In the example shown, using a phosphorous and boron (BPSG) doping of the SiO2 layer 4, this layer is soft enough at elevated temperatures to absorb the anomalous 9% volume expansion of the phase change of the beam fused poly-silicon layer 3 from liquid silicon to solid silicon plus the stresses induced by the factor of six difference in linear thermal expansion coefficient between Si and SiO2 as well as by the motion and mass transfer of the molten silicon during the beam induced zone-melting process.
The second layer 5 of Si3 N4 is deposited by low pressure chemical vapor deposition (LPCVD) to a thickness of about 600 angstroms in order to add mechanical strength to the system. The Si3 N4 layer 5 serves a dual purpose in that it firstly adds considerable mechanical strength to the composite encapsulation layer due to its hardness and higher melting point (1900° C.) which properties enable the Si3 N4 to effectively contain the soft pliable and fusible borophosphosilicate glass (BPSG) layer 4. Secondly, the Si3 N4 layer 5 serves to reduce the wetting angle at the liquid Si-SiO2 outer face of the encapsulation layer from θ=87° to a wetting angle of θ=25° for a liquid silicon - (oxynitride and silicon nitride) interface.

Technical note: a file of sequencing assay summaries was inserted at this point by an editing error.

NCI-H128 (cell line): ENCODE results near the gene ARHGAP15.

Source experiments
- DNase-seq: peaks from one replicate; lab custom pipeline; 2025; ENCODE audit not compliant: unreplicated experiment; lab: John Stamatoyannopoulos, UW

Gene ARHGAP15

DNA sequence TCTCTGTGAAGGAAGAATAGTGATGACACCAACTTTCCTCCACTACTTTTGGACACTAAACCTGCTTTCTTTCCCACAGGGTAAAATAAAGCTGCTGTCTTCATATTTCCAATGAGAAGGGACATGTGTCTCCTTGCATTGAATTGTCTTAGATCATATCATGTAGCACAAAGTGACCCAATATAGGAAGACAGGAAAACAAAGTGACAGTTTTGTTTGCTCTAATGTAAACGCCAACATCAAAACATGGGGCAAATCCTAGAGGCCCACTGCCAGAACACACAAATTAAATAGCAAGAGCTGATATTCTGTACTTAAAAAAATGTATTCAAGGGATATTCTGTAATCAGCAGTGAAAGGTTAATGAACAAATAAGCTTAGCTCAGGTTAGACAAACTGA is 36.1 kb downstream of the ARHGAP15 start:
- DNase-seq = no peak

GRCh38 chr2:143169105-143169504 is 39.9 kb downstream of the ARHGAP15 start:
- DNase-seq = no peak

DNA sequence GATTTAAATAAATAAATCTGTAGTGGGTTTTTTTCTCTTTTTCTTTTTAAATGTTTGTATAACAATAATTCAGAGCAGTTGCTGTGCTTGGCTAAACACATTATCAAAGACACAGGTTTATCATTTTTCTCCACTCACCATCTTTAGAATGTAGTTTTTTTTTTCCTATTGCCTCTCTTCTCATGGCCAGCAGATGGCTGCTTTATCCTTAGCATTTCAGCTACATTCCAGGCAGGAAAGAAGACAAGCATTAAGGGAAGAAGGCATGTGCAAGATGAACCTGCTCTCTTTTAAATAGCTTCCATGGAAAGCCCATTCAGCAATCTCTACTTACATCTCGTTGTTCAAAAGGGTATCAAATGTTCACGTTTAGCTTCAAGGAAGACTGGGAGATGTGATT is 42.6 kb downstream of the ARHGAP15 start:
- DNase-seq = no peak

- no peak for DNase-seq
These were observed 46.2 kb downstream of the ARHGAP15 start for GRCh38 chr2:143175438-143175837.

This reduction in wetting angle occurs, as shown in FIG. 2 because upon the zone melting recrystallization procedure caused by scanning a laser beam 9 over the polycrystalline silicon layer 3, nitrogen from the Si3 N4 layer 5 diffuses through the underlying doped SiO2 layer 4 to segregate at the interface between the poly-silicon layer 3 and the doped SiO2 layer 4. An extremely thin Si3 N4 and oxynitride film 8 is formed at this interface which improves the wetting angle and eliminates beading up of liquid silicon due to non-wetting. Therefore, interfacial stresses occurring during the zone-melting recrystallization are reduced.